Questions often arise about the meaning and purpose of taking a ramp profile and a soak profile in reflow soldering ovens.

According to Mark Stansfield, managing director of SolderStar Ltd. in Lancashire, United Kingdom, all reflow profiles can be simplified as three stages: ramp, soak and spike (or reflow). SolderStar manufactures temperature profiling systems used in reflow ovens.

The ramp profile or ramp-to-spike (RTS) is a profile that ramps up from ambient temperature to peak temperature at a constant heating rate. The heating rate in an RTS profile is constant through each stage. The ramp, or heating rate, exhibited on the assembly by each zone of the reflow oven is the same, typically 0.9 to 1.8°F/sec (0.5 to 1°C/sec).

The ramp profile commonly is specified in solder-paste datasheets, but it cannot always be used. If the assembly being soldered has a number of larger thermal mass components, it may be necessary to use a soak-style profile, commonly referred to as ramp-soak-spike (RSS), which uses different heating rates in the different profile stages.

A simple RTS profile may not transfer enough heat into the assembly to equalize the temperature through all thermal masses when the final spike or reflow stage is reached. If there is a large temperature variation at the reflow stage, there will be problems with establishing peak temperature and time above liquidus parameters within their given working range.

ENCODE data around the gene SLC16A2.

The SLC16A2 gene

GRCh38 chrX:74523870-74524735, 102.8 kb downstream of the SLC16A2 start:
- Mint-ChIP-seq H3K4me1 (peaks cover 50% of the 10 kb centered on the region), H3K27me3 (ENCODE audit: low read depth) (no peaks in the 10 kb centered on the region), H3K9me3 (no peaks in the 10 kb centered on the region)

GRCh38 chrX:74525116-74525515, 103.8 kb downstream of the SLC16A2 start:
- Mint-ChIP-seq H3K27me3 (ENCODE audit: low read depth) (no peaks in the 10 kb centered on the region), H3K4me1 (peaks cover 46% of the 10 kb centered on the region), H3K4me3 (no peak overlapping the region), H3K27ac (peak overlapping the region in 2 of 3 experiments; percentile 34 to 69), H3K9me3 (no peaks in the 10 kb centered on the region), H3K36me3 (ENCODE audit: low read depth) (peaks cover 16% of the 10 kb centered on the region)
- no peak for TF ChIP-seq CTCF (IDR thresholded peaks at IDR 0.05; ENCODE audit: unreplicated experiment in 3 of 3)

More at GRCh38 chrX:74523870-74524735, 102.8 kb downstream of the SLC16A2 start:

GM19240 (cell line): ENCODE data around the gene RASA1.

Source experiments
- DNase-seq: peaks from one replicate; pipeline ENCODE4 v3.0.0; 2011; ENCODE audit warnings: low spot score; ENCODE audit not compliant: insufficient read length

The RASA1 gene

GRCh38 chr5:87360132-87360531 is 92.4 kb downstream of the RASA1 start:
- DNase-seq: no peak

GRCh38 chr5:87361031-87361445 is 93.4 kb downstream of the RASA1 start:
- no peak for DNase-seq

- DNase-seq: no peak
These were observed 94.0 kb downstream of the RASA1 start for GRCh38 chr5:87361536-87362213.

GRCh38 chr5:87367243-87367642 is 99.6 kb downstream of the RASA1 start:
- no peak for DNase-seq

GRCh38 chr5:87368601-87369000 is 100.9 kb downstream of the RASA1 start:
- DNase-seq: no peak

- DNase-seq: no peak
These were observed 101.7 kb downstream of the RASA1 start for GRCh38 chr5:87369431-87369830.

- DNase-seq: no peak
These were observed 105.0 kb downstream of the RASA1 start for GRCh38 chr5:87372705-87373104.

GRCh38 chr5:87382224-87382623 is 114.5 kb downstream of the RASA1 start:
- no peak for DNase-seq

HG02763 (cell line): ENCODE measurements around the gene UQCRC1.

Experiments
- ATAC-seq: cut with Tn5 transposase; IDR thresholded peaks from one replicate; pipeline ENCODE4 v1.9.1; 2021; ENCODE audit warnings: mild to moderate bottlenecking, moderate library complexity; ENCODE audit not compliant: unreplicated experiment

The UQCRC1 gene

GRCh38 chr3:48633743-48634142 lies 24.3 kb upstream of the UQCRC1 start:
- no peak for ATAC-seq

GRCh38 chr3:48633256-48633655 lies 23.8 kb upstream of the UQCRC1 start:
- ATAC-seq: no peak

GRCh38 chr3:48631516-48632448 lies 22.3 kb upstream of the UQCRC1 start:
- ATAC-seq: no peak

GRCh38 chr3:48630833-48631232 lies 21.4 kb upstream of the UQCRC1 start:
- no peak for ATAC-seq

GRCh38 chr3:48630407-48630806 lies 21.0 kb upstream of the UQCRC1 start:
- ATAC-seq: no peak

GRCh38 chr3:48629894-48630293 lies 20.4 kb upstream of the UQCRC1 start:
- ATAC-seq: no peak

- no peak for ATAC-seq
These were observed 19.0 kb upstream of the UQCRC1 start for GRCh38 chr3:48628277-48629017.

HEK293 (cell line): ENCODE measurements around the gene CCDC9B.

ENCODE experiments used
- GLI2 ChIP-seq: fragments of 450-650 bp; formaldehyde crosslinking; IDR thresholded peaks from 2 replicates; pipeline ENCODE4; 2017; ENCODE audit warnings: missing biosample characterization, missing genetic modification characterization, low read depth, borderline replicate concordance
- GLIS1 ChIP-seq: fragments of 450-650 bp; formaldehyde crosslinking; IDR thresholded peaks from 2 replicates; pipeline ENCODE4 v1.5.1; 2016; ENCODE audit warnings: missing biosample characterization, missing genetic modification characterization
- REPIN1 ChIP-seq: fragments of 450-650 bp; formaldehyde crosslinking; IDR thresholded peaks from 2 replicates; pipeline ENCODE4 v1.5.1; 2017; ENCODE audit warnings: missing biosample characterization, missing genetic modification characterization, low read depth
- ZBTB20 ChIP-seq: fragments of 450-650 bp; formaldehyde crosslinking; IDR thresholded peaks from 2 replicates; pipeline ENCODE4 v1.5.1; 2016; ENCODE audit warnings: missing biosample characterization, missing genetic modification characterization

The difference between the coolest and hottest parts of the assembly at the reflow stage is known in the profiling world as ΔT (called “delta T”). To minimize ΔT, use the ramp-soak-spike formula in which a faster heating rate usually is used in the ramp phase, then reduced in the soak phase, and increased in the spike phase.

The result is to drive more heat into the assembly in the profile’s first stage -- be careful not to exceed the maximum rates of the components -- and then soak the assembly at a slower rate to allow the assembly temperatures to equalize. Equal temperatures equal low ΔT, at which point the operator can reflow the assembly successfully within all given limits specified by the paste manufacturer.

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